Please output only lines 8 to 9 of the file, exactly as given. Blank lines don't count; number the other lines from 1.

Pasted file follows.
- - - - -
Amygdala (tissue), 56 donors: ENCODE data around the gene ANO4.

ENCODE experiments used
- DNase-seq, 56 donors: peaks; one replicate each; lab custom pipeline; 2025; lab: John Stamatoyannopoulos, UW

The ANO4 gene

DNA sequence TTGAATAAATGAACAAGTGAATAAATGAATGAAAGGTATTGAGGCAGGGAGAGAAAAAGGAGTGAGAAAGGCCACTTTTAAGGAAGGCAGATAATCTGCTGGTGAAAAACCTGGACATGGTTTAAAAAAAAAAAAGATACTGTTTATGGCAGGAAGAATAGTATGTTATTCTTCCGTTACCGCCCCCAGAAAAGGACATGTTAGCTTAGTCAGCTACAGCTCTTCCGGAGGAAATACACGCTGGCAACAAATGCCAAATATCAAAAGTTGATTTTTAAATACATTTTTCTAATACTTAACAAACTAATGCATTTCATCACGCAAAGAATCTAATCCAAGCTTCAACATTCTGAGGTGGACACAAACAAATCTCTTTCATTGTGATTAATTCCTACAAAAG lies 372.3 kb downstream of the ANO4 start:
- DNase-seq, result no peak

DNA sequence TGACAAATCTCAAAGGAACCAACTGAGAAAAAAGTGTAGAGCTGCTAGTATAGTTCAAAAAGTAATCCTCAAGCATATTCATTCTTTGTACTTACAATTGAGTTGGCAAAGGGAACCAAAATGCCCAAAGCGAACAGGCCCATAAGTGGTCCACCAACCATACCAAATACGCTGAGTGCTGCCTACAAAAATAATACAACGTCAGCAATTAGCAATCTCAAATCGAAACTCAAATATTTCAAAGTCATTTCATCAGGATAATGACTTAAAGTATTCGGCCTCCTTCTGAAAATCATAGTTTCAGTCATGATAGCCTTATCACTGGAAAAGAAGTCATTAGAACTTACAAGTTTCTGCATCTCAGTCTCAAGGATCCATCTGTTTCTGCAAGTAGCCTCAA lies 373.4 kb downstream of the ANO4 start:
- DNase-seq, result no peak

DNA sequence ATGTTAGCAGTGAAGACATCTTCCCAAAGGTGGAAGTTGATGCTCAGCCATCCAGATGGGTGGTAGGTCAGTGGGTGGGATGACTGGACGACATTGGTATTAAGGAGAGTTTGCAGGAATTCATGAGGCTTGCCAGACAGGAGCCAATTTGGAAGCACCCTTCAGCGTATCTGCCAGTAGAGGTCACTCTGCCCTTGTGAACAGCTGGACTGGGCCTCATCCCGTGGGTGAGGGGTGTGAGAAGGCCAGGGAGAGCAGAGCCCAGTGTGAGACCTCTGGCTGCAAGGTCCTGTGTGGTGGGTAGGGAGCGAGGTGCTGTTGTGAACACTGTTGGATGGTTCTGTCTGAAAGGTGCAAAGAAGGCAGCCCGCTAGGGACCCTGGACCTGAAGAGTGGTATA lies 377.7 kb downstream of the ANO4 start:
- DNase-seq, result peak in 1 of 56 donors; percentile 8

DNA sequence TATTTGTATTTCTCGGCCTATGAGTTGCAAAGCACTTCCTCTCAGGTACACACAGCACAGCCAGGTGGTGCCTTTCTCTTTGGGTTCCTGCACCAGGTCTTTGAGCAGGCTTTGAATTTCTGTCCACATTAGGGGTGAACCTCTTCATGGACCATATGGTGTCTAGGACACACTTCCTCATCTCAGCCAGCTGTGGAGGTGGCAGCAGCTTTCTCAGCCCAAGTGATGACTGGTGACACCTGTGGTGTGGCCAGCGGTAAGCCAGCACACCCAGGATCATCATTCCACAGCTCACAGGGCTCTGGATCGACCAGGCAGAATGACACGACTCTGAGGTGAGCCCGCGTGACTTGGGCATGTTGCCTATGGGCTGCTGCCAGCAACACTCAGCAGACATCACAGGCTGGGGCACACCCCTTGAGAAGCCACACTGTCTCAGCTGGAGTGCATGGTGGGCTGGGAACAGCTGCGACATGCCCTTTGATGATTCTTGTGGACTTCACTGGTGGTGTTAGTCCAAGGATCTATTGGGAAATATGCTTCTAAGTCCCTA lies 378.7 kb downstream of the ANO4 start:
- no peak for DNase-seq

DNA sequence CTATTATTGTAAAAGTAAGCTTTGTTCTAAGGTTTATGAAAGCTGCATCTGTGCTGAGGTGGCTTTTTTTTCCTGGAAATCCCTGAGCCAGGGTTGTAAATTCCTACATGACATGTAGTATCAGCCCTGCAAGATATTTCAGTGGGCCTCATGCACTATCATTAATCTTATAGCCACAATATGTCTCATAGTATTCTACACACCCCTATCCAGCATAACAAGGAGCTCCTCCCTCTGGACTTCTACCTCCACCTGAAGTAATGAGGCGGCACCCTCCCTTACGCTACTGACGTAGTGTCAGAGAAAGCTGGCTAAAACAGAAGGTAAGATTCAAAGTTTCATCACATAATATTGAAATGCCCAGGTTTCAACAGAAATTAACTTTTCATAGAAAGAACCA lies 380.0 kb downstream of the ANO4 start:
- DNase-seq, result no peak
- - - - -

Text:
- DNase-seq, result no peak

DNA sequence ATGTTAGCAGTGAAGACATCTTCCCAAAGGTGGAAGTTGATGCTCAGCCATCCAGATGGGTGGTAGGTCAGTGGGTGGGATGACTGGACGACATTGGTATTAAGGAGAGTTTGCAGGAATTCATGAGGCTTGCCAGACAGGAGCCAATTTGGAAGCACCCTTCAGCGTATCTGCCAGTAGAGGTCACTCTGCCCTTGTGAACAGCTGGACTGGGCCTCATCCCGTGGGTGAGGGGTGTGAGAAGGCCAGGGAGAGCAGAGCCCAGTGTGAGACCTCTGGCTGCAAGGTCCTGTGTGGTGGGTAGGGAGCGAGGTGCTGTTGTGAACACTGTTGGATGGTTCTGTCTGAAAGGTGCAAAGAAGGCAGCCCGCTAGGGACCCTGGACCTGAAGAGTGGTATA lies 377.7 kb downstream of the ANO4 start: